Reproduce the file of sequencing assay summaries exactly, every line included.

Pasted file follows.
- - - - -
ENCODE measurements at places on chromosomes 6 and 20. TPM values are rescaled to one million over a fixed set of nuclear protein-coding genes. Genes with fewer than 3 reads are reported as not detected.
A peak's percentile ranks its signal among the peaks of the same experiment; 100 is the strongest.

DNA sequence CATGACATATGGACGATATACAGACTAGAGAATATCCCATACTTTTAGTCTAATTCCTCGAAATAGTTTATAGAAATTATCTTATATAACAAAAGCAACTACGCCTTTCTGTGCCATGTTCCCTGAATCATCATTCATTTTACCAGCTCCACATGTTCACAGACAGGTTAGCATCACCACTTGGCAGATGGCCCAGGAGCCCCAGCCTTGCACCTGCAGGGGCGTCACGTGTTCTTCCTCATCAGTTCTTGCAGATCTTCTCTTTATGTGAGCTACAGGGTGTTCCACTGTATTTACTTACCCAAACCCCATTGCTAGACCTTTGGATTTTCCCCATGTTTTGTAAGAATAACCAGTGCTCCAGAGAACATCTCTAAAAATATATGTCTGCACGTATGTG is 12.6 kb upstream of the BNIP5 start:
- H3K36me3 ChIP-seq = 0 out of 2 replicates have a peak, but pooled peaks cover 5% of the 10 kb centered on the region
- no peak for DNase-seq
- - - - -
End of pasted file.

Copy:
ENCODE measurements at places on chromosomes 6 and 20. TPM values are rescaled to one million over a fixed set of nuclear protein-coding genes. Genes with fewer than 3 reads are reported as not detected.
A peak's percentile ranks its signal among the peaks of the same experiment; 100 is the strongest.

DNA sequence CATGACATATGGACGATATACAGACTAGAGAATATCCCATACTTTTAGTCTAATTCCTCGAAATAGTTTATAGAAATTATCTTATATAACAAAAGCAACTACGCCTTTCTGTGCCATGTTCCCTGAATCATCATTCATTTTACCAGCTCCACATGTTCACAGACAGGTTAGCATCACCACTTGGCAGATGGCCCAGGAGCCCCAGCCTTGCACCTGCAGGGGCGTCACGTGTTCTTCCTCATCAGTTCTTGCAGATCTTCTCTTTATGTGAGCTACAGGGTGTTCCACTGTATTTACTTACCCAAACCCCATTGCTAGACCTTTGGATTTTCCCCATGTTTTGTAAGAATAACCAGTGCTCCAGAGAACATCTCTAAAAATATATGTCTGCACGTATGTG is 12.6 kb upstream of the BNIP5 start:
- H3K36me3 ChIP-seq = 0 out of 2 replicates have a peak, but pooled peaks cover 5% of the 10 kb centered on the region
- no peak for DNase-seq